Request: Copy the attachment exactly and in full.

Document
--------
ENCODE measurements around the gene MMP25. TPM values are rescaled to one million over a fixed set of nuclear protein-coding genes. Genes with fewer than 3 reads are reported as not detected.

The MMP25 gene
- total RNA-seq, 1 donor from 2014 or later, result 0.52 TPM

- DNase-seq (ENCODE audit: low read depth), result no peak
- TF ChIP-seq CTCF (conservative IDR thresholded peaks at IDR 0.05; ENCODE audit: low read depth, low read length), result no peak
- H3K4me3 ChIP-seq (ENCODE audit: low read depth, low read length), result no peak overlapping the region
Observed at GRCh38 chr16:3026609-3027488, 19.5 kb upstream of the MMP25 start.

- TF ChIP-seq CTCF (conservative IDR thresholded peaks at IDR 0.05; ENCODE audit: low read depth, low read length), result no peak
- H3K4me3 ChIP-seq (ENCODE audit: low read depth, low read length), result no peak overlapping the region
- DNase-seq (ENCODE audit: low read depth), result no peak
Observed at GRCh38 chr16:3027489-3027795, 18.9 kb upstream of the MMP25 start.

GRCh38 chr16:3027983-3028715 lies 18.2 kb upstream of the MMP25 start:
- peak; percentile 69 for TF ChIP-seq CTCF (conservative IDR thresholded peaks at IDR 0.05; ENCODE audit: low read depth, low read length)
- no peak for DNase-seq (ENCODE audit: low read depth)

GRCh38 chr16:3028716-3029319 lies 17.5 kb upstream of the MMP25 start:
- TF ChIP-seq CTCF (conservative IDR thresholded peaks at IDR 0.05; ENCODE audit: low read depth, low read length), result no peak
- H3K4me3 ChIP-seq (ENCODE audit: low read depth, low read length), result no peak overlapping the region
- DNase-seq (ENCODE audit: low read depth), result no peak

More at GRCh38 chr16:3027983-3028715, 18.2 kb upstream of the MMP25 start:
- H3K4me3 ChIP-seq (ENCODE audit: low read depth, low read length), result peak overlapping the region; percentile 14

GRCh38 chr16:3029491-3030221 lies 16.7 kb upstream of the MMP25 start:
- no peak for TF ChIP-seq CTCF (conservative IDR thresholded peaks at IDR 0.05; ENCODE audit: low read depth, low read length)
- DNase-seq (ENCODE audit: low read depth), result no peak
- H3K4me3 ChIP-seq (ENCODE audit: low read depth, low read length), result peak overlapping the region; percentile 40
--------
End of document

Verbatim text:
ENCODE measurements around the gene MMP25. TPM values are rescaled to one million over a fixed set of nuclear protein-coding genes. Genes with fewer than 3 reads are reported as not detected.

The MMP25 gene
- total RNA-seq, 1 donor from 2014 or later, result 0.52 TPM

- DNase-seq (ENCODE audit: low read depth), result no peak
- TF ChIP-seq CTCF (conservative IDR thresholded peaks at IDR 0.05; ENCODE audit: low read depth, low read length), result no peak
- H3K4me3 ChIP-seq (ENCODE audit: low read depth, low read length), result no peak overlapping the region
Observed at GRCh38 chr16:3026609-3027488, 19.5 kb upstream of the MMP25 start.

- TF ChIP-seq CTCF (conservative IDR thresholded peaks at IDR 0.05; ENCODE audit: low read depth, low read length), result no peak
- H3K4me3 ChIP-seq (ENCODE audit: low read depth, low read length), result no peak overlapping the region
- DNase-seq (ENCODE audit: low read depth), result no peak
Observed at GRCh38 chr16:3027489-3027795, 18.9 kb upstream of the MMP25 start.

GRCh38 chr16:3027983-3028715 lies 18.2 kb upstream of the MMP25 start:
- peak; percentile 69 for TF ChIP-seq CTCF (conservative IDR thresholded peaks at IDR 0.05; ENCODE audit: low read depth, low read length)
- no peak for DNase-seq (ENCODE audit: low read depth)

GRCh38 chr16:3028716-3029319 lies 17.5 kb upstream of the MMP25 start:
- TF ChIP-seq CTCF (conservative IDR thresholded peaks at IDR 0.05; ENCODE audit: low read depth, low read length), result no peak
- H3K4me3 ChIP-seq (ENCODE audit: low read depth, low read length), result no peak overlapping the region
- DNase-seq (ENCODE audit: low read depth), result no peak

More at GRCh38 chr16:3027983-3028715, 18.2 kb upstream of the MMP25 start:
- H3K4me3 ChIP-seq (ENCODE audit: low read depth, low read length), result peak overlapping the region; percentile 14

GRCh38 chr16:3029491-3030221 lies 16.7 kb upstream of the MMP25 start:
- no peak for TF ChIP-seq CTCF (conservative IDR thresholded peaks at IDR 0.05; ENCODE audit: low read depth, low read length)
- DNase-seq (ENCODE audit: low read depth), result no peak
- H3K4me3 ChIP-seq (ENCODE audit: low read depth, low read length), result peak overlapping the region; percentile 40